‘They went with songs to the battle, they were young,
Straight of limb, true of eyes, steady and aglow,
They were staunch to the end against odds uncounted,
They fell with their faces to the foe.
They shall not grow old, as we that are left grow old,
Age shall not weary them, nor the years condemn.
At the going down of the sun, and in the morning,
We shall remember them.’
Anzac Day. Up and down the country and around the world these lines from Laurence Binyon’s poem 'For The Fallen' will be recited. A few blogs back I commented on Byron’s legacy of war poetry. Binyon’s poem is not as bellicose as some of the early First World War ones. But it does represent a tradition.
But there are other viewpoints. Here’s one from Siegfried Sassoon
‘Good-morning; good-morning!’ the General said
When we met him last week on our way to the line.
Now the soldiers he smiled at are most of ’em dead,
And we’re cursing his staff for incompetent swine.
‘He’s a cheery old card,’ grunted Harry to Jack
As they slogged up to Arras with rifle and pack.
. . . .
But he did for them both by his plan of attack.
Soldiers down the ages have groused about their leadership. But in the carnage that was that war it does seem to have been more incompetent than usual. It was ironic that Churchill’s desire to break the deadlock of trench warfare in France that led to the Gallipoli landings resulted in similar hand-to-hand fighting and bloodshed.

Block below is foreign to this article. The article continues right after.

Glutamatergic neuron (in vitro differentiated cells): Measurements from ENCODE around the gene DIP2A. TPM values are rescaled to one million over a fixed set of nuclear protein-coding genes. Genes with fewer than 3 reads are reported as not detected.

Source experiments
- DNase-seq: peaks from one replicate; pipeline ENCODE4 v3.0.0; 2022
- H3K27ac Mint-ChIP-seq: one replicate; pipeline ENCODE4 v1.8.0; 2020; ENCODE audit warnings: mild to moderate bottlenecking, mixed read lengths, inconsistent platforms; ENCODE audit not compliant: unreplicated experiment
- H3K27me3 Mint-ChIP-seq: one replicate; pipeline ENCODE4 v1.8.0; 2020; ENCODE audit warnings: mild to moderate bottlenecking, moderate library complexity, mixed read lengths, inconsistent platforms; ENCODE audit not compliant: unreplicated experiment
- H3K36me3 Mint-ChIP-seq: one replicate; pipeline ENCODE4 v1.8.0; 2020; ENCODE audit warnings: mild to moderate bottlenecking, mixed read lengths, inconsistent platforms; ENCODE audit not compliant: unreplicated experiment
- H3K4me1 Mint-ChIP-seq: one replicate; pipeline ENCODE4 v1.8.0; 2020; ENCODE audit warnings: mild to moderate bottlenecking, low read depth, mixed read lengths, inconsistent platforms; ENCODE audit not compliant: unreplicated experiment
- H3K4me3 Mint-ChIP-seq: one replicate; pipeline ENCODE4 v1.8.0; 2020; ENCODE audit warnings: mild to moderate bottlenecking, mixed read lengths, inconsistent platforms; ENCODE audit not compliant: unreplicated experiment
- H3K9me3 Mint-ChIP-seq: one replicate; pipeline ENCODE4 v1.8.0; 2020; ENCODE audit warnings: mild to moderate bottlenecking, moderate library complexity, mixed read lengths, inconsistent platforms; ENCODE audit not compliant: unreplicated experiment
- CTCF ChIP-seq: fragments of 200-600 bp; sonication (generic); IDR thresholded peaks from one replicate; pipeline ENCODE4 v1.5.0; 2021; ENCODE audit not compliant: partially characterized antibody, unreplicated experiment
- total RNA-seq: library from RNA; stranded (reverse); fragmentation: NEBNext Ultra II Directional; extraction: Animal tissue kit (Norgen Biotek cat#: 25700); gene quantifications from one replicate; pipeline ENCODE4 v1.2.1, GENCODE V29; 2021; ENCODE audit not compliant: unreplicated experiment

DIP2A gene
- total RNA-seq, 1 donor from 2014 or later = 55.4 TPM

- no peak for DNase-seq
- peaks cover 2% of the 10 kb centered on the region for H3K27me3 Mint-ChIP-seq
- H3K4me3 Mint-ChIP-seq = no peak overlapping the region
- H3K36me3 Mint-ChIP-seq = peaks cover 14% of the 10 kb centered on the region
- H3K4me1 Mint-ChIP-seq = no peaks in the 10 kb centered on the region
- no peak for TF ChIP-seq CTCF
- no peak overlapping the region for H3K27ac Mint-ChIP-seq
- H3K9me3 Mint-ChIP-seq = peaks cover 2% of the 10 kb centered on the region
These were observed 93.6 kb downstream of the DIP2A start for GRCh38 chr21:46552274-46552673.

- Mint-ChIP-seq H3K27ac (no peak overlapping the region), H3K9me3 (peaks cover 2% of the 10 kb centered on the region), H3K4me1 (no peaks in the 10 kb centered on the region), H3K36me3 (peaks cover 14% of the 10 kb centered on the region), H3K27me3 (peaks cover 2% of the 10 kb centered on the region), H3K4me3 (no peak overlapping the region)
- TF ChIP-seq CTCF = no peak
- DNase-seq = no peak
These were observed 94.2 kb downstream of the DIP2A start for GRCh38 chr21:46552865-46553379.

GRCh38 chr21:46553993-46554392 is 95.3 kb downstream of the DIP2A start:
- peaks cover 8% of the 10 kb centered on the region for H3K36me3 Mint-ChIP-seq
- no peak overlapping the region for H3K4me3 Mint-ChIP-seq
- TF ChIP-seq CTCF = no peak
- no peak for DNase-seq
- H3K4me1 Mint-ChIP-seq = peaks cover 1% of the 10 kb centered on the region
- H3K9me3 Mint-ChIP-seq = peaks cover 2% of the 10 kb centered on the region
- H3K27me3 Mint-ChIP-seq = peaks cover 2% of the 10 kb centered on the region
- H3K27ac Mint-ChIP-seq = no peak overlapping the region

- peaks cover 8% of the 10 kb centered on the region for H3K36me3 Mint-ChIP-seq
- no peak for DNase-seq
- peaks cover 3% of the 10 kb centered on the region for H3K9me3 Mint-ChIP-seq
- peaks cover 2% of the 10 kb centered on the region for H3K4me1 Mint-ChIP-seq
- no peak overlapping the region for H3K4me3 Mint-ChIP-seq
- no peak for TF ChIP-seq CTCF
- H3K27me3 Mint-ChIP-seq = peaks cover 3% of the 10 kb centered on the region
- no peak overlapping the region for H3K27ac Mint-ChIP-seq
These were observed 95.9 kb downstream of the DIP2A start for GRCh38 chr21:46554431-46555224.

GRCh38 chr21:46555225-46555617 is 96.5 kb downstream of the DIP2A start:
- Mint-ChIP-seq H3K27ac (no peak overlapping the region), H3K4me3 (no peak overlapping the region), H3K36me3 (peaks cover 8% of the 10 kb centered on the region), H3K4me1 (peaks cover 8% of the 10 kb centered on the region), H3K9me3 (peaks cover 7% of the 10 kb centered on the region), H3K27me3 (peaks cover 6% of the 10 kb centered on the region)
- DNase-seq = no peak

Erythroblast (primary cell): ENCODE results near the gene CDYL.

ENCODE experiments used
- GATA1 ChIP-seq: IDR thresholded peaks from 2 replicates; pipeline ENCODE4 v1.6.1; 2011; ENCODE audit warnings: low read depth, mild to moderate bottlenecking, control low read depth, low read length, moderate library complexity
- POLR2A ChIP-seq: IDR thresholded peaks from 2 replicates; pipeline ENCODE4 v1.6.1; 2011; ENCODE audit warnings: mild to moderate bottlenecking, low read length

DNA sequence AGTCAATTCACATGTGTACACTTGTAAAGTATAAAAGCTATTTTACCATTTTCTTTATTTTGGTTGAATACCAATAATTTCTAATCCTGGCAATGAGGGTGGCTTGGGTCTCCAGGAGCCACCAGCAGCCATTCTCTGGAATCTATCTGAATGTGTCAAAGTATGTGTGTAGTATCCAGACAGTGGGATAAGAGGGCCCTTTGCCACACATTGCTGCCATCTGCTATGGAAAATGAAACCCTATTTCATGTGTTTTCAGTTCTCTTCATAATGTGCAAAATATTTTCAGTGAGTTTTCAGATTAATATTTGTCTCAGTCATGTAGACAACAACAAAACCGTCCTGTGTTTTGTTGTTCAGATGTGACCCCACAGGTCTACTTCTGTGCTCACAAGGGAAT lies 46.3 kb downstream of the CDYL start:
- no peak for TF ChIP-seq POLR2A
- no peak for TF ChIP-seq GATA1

Whatever’s said about it we do need to remember those who made the sacrifice, both those who did not come back alive and those that did. I’ll leave the last word to a great poet.
Jock Campbell My Father
Yes, I remember the transport Southland –
a tub of a ship with a contingent
of Aussie larrakins, and a few of us
from the other side of the ditch –
real New Zealanders and proud of it.
We found their boasting pretty hard to take.
Then a torpedo struck us amidships
and the blast knocked me unconscious,
I floated to the surface entangled
with ropes and every kind of debris.
What an approach to the Dardanelles!
There was no sign of the ship –
only an oil-slick, bilge, torn uniforms,
naked bodies, dead horses, and men
clinging to spars and planks, and cursing –
real blister-raising curses from the Aussiess.
We had our differences, but you can’t
help liking men who rush into battle
yelling 'Imshi Tasllah', a cry picked up
in a Cairo street. The legend that we share
was born when our joint forces fought
and died together in Anzac Cove…
I am lying here in Tahiti with my dear Teu.
It’s quiet here away from the guns, the screams,
the nightmare that was Gallipoli. I can’t
make out what she is murmuring, but I think
it’s all about forgetfulness and peace.